Understanding technology involves appropriately and efficiently accessing, using, evaluating, and managing information. Information literacy is, “the ability to access, evaluate, organise and use information in order to learn, problem-solve, make decisions - in formal and informal learning contexts, at work, at home and in educational settings” (Bruce, 2003, p.4). Students must know how to use technology to their benefit, starting with the basics “In many school subjects, searching the Internet and vetting web sources carefully are among the new basic skills for students” (Zucker, 2012, para. 10). However, when left to their own devices students are drawn to what is easy to access. “These adolescents are amateur internet searchers lacking skills in evaluating web content and using resources other than popular search tools such as Google” (Geck, 2006, para. 1). Concerningly, many students have never engaged in the practice of comparing advantages, disadvantages, strengths, and weaknesses, of the Web with other informational tools (Geck, 2006). Nearly three-quarters of college students interviewed shared that they use the Internet more than the library, leaving 9% who say they use the library for information searching (Jones, 2002, p. 3). We can only imagine how that percentage has lessened in the last decade. Because this is the means with which students are conducting research, instruct them on how to turn to Google Scholar, rather than a general Google search. Teach them to look to journal articles rather than a blog, magazine, or social media. Identifying information sources is key as students apply technology to education.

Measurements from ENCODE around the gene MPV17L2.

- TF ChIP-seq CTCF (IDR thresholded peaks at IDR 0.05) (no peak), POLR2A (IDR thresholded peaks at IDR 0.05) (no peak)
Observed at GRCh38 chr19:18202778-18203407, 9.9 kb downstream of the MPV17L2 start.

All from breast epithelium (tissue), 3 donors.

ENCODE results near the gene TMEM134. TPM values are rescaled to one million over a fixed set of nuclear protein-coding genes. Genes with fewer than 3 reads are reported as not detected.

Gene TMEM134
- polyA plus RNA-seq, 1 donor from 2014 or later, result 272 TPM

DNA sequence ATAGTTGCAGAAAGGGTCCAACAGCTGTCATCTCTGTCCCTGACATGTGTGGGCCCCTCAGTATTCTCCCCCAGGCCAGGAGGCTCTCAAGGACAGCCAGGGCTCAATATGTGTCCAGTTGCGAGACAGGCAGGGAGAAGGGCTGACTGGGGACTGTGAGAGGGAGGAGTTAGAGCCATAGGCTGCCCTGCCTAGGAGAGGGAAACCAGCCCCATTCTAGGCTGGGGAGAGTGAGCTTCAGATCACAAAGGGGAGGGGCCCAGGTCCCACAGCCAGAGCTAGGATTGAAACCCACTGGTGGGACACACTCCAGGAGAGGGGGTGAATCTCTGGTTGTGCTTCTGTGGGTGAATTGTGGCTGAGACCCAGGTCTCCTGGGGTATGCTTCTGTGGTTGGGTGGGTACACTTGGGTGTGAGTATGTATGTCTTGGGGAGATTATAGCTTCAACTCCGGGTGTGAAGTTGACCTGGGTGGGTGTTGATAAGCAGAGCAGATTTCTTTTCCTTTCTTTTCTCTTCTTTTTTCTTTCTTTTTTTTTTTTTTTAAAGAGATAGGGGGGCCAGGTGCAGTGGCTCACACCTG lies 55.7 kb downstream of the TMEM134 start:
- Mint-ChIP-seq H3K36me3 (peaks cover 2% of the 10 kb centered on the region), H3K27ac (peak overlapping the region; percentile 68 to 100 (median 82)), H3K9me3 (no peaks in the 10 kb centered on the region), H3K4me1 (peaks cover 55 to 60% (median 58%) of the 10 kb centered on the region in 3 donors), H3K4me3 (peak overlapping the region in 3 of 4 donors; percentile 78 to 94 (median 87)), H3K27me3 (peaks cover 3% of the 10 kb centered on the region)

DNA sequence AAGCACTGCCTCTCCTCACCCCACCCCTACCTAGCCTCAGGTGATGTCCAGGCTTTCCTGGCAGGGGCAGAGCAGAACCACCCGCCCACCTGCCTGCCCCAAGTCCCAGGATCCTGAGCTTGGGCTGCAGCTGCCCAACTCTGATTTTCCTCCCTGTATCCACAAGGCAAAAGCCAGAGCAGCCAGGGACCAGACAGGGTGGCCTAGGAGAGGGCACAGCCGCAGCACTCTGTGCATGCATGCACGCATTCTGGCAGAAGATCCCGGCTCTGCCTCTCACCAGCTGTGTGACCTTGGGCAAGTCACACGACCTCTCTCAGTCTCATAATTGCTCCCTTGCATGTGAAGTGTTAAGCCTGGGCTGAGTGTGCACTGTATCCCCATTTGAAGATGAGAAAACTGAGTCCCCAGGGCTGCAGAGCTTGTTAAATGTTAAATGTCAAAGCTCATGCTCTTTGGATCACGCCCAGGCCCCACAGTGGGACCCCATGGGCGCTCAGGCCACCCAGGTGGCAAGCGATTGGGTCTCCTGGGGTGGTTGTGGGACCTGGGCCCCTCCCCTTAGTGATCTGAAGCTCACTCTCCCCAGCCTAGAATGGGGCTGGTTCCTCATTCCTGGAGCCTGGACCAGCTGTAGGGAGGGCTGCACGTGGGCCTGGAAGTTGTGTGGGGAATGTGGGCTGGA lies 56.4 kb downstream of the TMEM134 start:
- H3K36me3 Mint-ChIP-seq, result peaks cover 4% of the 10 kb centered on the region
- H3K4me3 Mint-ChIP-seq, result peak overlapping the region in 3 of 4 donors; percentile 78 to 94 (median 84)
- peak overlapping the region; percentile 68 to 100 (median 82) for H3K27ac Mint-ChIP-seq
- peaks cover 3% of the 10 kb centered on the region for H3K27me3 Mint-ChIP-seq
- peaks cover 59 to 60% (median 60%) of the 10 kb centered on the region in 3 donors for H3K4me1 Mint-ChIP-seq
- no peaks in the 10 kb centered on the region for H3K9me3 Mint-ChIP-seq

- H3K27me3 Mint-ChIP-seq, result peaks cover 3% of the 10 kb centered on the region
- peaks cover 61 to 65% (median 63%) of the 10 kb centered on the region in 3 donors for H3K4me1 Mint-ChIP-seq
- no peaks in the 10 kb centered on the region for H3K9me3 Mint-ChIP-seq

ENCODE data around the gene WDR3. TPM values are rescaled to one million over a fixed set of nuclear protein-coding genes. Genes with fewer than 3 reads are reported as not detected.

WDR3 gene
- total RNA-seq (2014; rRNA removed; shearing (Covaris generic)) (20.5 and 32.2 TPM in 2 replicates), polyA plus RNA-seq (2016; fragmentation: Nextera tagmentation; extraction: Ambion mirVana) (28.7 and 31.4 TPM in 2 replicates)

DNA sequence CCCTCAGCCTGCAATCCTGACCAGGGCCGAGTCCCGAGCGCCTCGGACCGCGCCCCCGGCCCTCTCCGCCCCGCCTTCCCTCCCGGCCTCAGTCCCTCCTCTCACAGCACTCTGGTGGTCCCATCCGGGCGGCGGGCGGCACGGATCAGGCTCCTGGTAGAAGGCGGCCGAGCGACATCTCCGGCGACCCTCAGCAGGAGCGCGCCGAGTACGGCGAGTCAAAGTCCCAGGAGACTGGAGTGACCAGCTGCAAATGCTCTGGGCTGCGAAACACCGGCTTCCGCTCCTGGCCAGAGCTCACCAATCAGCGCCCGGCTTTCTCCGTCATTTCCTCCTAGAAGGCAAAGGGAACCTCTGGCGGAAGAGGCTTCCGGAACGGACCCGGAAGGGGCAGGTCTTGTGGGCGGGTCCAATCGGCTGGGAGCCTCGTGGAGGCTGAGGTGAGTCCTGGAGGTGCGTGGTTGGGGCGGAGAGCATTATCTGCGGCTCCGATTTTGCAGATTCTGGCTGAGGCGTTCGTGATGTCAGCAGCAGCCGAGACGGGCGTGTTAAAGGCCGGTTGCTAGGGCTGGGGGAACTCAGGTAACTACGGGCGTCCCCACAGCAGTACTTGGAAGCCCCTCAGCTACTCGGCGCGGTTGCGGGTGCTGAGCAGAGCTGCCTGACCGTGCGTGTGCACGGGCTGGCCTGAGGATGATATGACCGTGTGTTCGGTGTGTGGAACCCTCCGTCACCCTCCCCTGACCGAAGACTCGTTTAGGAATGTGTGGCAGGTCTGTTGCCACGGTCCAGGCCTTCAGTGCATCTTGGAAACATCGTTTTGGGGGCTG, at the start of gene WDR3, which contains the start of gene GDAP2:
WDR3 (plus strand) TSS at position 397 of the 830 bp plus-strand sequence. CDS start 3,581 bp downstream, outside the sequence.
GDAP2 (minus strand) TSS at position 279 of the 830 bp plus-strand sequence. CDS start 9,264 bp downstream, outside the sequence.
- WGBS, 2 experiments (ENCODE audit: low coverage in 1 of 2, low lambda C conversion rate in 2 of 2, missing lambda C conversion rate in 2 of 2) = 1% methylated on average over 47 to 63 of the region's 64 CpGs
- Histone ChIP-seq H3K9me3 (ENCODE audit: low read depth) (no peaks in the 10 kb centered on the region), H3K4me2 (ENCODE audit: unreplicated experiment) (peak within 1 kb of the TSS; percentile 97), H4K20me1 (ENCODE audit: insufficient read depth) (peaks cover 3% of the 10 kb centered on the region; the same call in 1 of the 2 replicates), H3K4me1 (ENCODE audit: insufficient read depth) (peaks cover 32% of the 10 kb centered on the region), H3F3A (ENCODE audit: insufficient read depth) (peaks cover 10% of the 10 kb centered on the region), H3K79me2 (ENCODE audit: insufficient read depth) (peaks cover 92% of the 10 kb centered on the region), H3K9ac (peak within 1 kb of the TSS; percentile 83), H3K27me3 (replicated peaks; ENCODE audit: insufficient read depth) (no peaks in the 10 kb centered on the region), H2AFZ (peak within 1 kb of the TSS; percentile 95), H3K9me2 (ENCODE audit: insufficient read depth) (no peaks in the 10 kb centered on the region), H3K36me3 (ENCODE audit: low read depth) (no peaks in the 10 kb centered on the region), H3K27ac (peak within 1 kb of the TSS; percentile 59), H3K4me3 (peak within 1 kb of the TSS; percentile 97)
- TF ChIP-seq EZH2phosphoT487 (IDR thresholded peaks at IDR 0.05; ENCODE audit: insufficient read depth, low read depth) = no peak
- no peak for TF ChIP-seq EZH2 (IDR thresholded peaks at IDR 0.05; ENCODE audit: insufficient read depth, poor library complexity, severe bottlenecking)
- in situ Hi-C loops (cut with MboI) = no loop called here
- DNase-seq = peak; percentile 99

Additionally, students must know how to exploit technology concepts and explore emerging technologies. This may even come naturally as the current generation in high school and those following were ‘born into technology’. Though adaptation to emerging tech will come with more ease, youth still need guidance on how to navigate new technologies. Institutions such as California State Polytechnic University, Pomona, are implementing “Multimedia Practicum” courses so that their students are fluent in digital knowledge and creation. In courses like this one, students explore how to build curriculum and teach others through several different mediums.
Students who lack the knowledge on how to use digital tools to construct knowledge will be at a disadvantage in college and the workplace. Not only is it imperative that students know how to identify but also how to implement them. They must grasp the skills to learn, communicate, and teach the information they are given. Therefore, information literacy is not only knowledge of online skills, but knowledge about and intuition in encountering new social situations. Nearly every student uses the internet as much for social communication as for their education - without even realizing it they are gaining social skills and experiences (Jones, 2002, p. 3). In doing so, they are incredibly skilled at adapting and implementing new technology into their everyday lives. In understanding and utilizing the most appropriate media creation tools, characteristics, and conventions, students will thrive in today’s media-saturated world.